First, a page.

LAKESHORE REGIONAL NEWS: Door County, Kewaunee County, Manitowoc County, and Sheboygan County

Warren Gerds/Critic at Large: ‘How Shakespeare Won the West’ reading set in Egg Harbor

Critic At Large

Door Shakespeare

Show image.


The Door Shakespeare Reading Series continues next week with “How Shakespeare Won the West” being performed at 7 p.m. Monday, Oct. 14, in Woodwalk Gallery, 6746 County Road G, Egg Harbor.

Admission to the series is free, though donations are accepted.

According to a press release: “The second offering in the series is Richard Nelson’s 2010 somewhat historically accurate, but highly fictionalized comedy, which premiered at the Huntington Theatre Company, in Boston, Massachusetts,” said company producing artistic director Michael Stebbins, who also serves as the reading’s director.

“As with our first reading last month, part of the challenge, and the fun, comes in securing the right actors for these very colorful characters that Nelson offers us.”

The play is the story of a ragtag troupe of actors on their way West during the Gold Rush. The players seek fortune and fame along with performing Shakespeare for enthusiastic ’49ers. With stiff competition, romantic entanglements and an American Indian chief who sees himself in “King Lear,” their ambitious adventure is complicated by the teeming challenges and glories of the new American frontier.

Some of the historical figures in the play include the well-known P.T. Barnum, Buffalo Bill and Abraham Lincoln and the not-well-known McKean “Buck” Buchanan, a real-life actor who wowed audiences with his Macbeth by sauntering onstage wearing a flowing cape with Western riding boots, yellow gauntlets and a slouch hat. Popular child actors Little Ellen and Kate Bateman presented major Shakespearean scenes clothed in crowns, ermine, and tiny, fitted armor to play Richard III and Richmond. They were 9 and 11 years of age, respectively.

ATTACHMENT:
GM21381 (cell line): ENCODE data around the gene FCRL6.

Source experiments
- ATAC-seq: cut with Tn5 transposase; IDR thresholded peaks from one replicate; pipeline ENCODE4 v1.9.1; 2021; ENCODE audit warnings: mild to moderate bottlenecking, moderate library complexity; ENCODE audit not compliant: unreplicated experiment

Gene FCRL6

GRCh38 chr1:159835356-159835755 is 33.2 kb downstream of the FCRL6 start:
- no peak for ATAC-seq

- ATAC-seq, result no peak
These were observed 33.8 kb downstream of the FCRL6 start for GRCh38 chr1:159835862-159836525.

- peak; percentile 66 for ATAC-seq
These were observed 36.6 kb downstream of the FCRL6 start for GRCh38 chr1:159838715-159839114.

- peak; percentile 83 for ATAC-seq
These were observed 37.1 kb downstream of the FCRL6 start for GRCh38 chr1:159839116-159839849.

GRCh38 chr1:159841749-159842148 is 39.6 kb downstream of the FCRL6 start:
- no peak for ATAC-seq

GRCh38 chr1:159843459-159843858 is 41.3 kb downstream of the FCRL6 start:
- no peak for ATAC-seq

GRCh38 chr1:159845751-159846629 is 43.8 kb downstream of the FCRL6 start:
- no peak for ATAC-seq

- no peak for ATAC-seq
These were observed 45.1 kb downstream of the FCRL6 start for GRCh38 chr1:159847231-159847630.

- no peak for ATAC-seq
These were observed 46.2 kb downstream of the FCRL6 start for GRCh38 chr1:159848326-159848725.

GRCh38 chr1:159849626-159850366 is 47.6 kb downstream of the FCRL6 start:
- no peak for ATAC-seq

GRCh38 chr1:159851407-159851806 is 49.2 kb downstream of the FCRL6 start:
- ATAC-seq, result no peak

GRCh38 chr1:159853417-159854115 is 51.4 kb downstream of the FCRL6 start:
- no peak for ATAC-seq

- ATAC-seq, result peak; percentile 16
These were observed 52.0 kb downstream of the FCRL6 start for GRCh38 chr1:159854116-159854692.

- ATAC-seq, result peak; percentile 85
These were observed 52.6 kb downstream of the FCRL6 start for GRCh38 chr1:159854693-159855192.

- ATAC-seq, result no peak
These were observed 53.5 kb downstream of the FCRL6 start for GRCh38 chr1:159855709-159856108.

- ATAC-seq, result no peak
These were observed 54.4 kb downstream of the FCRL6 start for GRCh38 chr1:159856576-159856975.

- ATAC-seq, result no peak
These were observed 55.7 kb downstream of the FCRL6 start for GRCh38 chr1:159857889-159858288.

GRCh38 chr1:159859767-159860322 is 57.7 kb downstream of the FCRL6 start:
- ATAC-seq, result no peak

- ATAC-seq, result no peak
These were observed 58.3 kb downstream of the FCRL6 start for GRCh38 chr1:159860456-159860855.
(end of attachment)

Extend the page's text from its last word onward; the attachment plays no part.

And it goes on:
Richard Nelson has had success on Broadway, Off-Broadway, in regional theatrer and abroad. He won a Tony Award for Best Book of a Musical for “James Joyce’s The Dead” and Olivier Award (Britain’s equivalent of a Tony Award) for Best Play for “Goodnight Children Everywhere.”

Nelson has also adapted classics for the stage, including August Strindberg’s “Miss Julie” and “The Father” and Anton Chekhov’s “The Seagull,” “The Three Sisters,” “The Cherry Orchard” and “The Wood Demon.” On film, he has written the screenplays for “Ethan Frome,” starring Liam Neeson, and “Hyde Park on Hudson,” starring Bill Murray as President Franklin Delano Roosevelt.

The cast of “How Shakespeare Won the West” features actors familiar to Door Shakespeare audiences and a few new faces.

No stranger to Door County audiences, Neil Brookshire plays Hank Daley, a star of the New York City stage with a drinking problem. Brookshire has worked with Door Shakespeare, Peninsula Players Theatre, Great Lakes Theater, Boise Contemporary Theater, Idaho Dance Theatre, Opera Idaho, Seattle Novyi Theatre, People’s Light, Cadence Theatre Company, Lake Tahoe Shakespeare Festival, Renaissance Theaterworks, Peninsula Players, Tennessee Shakespeare Company and 10 seasons with the Idaho Shakespeare Festival.

Playing Edward Oldfield, an American actor pretending to be from England, is Scott McKenna Campbell. He returns to Door Shakespeare after composing, music-directing, and performing in the company’s 2017, 2018 and 2019 summer seasons. He has performed the Ohio Shakespeare Festival, Shakespeare in Delaware Park and the Maryland Shakespeare Company. He has written full lyrics and score for multiple new plays with Ohio Shakespeare, including the recent world premiere of “Maid Marion: An Adventure with Music.”

Amy Ensign, Door Shakespeare’s managing director, joins the cast as Alice Calhoun. This past summer marked Ensign’s seventh season as a member of Door Shakespeare’s acting company. She has also appeared at Third Avenue Playhouse, Northern Sky Theater, Theatre M and Peninsula Players Theatre. Ensign will direct Door Shakespeare’s first youth production, “Something’s Rotten in the State of Denmark,” Dec. 13-15 at Bjorklunden.